They must be doing something right otherwise businesses wouldn't use them- simple as that.

I personally gave up on recruitment agencies and began cold calling small shops in the area, and got a part time job that way.


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aguptan
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(Original post by TheInformer)
I've recently re-joined the great unwashed and had forgotten what a 'mare it is to find a decent job.

One of the main gripes is recruitment companies. They may be beneficial to the hiring company but they seem detrimental to the jobseekers efforts:

- You see a job posting that you like the sound of, you meet all/most required criteria.
- You apply with a decent CV, a wealth of relevant experience, a beautiful, majestic covering letter.
-You play the waiting game.
- A week later your phone rings, your heart skips a beat, you answer in your cheeriest most enthusiastic voice. It's the recruitment company.
-You speak to a very chatty person who talks to you about the job and your experience. They invite you to their office.
- Their office is 20 miles away but you don't care - you've got yourself that dream job... right?.
- You arrive at 9AM in your best suit, fill out some forms, leave 5 minutes later and never hear from them again.

What a waste of time/effort.



Yes wall of text.
My experience of recruitment companies has been fairly positive (if you exclude the people that actually work there.....wouldn't trust them as far as you can throw them) in that they've always managed to find me something.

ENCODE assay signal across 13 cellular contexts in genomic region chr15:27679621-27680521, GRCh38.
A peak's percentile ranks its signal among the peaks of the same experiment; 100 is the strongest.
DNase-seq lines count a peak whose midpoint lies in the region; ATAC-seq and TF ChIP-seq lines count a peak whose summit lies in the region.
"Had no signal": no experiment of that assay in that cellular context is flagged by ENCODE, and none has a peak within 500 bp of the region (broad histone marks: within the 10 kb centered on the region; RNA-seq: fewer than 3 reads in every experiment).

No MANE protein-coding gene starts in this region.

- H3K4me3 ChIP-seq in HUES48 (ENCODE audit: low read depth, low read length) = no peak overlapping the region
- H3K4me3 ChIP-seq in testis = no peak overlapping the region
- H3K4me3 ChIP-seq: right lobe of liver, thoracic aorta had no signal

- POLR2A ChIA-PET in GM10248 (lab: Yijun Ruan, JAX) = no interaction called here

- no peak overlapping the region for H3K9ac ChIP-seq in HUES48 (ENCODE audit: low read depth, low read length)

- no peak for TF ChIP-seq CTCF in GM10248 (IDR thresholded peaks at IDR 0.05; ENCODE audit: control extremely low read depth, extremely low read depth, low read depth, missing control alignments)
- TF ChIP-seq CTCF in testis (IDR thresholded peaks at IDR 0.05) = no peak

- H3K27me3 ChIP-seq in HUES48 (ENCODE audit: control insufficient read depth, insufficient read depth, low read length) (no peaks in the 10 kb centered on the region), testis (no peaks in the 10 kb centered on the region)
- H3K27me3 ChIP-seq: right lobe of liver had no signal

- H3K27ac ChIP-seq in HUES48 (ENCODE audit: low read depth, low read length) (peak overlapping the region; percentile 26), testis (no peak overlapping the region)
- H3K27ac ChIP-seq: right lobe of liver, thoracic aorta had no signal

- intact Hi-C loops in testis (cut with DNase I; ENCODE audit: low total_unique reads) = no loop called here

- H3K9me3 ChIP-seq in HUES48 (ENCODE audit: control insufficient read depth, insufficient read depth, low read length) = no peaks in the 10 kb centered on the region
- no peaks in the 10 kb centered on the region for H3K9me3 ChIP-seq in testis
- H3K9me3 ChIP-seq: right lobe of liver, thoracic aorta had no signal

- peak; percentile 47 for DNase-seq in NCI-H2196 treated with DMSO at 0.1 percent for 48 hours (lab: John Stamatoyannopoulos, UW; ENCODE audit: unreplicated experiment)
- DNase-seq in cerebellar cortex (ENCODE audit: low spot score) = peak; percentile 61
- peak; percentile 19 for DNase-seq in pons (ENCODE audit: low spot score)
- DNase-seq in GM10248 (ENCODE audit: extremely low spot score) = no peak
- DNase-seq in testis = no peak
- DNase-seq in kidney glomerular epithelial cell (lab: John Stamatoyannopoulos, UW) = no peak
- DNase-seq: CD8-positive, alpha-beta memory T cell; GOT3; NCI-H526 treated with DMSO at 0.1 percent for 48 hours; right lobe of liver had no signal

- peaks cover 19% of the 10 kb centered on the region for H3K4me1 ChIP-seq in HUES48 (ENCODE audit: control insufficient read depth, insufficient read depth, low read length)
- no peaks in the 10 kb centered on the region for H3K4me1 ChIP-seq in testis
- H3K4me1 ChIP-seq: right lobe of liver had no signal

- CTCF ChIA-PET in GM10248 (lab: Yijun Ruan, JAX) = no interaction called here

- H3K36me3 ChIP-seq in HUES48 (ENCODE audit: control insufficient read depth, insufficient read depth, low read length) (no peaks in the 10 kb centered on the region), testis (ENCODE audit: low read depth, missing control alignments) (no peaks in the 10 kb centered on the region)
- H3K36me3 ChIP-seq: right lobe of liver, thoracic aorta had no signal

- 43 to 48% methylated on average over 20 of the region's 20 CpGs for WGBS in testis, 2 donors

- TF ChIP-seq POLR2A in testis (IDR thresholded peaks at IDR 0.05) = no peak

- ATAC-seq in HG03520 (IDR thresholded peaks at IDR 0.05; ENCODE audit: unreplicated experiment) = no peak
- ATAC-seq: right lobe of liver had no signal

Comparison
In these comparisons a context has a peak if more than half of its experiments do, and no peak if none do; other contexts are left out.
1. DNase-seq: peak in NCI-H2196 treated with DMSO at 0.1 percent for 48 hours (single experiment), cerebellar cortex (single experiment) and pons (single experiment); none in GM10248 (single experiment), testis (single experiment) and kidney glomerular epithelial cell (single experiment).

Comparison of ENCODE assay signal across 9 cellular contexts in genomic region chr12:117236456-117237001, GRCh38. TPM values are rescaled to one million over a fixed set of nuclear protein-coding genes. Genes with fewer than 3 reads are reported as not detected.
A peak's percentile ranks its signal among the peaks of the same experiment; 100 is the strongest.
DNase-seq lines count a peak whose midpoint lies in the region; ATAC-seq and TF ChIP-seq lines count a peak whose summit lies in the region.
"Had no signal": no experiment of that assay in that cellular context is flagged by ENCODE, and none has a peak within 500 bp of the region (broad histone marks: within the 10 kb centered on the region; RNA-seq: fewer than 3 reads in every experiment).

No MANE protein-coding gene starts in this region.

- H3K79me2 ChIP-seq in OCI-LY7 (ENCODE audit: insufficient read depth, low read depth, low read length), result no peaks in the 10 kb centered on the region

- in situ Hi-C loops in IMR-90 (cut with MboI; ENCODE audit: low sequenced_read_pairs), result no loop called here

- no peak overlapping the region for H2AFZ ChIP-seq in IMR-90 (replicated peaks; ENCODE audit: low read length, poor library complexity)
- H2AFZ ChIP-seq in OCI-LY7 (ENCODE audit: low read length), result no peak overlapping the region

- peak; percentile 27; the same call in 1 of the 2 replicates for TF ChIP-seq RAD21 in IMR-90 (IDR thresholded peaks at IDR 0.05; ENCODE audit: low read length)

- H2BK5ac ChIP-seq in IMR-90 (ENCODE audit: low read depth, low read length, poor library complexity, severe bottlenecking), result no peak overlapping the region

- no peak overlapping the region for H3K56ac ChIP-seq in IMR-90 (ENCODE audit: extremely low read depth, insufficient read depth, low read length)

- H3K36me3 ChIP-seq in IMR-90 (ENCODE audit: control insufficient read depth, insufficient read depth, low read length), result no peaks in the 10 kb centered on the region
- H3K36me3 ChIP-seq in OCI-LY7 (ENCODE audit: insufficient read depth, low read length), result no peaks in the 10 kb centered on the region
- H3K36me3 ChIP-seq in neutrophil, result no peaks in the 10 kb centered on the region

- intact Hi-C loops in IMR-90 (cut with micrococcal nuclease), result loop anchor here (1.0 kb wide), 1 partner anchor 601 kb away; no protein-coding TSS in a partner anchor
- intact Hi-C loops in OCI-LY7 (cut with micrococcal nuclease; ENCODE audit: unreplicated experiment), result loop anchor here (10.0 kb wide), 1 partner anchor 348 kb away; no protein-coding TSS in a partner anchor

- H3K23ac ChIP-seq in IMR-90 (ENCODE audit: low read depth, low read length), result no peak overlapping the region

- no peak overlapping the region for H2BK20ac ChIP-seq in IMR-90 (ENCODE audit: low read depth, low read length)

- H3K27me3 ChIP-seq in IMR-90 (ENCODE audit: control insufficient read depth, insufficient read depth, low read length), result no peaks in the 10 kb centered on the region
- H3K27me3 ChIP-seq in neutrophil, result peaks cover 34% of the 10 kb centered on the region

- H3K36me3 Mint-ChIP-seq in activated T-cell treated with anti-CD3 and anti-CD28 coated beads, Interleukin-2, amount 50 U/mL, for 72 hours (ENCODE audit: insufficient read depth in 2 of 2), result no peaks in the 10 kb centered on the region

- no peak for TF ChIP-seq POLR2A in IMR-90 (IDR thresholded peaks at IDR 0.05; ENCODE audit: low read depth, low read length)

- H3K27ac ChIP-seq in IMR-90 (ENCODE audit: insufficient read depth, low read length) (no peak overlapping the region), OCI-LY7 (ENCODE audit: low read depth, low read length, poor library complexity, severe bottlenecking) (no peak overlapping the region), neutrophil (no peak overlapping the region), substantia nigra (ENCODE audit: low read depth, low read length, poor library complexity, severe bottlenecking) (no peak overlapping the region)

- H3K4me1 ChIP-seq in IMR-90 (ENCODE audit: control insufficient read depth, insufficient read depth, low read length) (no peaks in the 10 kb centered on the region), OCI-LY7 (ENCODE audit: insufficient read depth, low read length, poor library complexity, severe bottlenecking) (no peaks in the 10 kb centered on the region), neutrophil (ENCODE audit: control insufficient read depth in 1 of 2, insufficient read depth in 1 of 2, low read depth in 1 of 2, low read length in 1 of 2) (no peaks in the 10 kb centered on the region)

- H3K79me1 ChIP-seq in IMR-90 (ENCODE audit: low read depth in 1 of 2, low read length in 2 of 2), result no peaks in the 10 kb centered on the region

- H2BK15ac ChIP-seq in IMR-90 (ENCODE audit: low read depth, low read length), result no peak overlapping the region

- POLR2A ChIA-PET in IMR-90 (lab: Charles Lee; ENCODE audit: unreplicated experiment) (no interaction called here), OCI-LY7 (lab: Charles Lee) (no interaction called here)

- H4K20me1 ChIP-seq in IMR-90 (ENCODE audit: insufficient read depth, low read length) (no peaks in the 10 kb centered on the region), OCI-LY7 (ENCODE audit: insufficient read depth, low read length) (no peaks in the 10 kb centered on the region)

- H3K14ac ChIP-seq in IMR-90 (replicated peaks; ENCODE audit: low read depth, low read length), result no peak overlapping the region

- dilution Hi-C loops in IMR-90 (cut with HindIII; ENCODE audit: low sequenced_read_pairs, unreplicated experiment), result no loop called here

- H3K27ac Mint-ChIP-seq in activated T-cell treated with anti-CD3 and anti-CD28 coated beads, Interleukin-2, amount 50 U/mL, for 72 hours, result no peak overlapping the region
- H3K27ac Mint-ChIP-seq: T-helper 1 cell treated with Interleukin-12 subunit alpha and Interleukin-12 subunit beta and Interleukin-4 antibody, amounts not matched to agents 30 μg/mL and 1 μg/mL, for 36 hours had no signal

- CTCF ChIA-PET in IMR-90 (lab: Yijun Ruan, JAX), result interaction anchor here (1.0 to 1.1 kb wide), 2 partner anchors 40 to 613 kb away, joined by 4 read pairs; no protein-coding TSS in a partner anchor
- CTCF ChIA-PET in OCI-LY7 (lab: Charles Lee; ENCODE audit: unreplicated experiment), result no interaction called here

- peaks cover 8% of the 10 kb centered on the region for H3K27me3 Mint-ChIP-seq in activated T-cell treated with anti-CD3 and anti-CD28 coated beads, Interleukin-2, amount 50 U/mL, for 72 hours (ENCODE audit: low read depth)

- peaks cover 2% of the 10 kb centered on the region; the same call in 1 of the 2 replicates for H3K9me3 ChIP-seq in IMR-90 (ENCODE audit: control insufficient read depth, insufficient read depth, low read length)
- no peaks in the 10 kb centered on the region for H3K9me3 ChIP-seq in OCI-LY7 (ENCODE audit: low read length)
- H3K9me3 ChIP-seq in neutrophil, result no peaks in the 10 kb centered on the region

Top tips though are:
- Be really focused in your CV, generic CVs don't cut it, tailor it specifically to the exact job you're after
- You must go and see the recruitment agent face to face, turn up smart and immediately you will above 90% of the people that just send stuff in
- Hassle them....be ringing them every other day asking if they have stuff. They will find you a job to shut you up. If you wait for them you will wait forever
- Go for the bigger agencies. Just my experience but the bigger ones (Reed etc. ) had more stuff.
- Don't trust anything they say about ringing you back, keep chasing them

Good luck with it!
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Smack
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(Original post by J-SP)
Also, usually the best candidates are already in work and are currently hired by someone else. They might not be actively looking for a job. Recruitment agencies are designed to tap these people up and encourage them to consider roles.


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But what methods do recruitment agencies have at their disposal to poach employees from other organisations that a company's own recruitment staff does not have?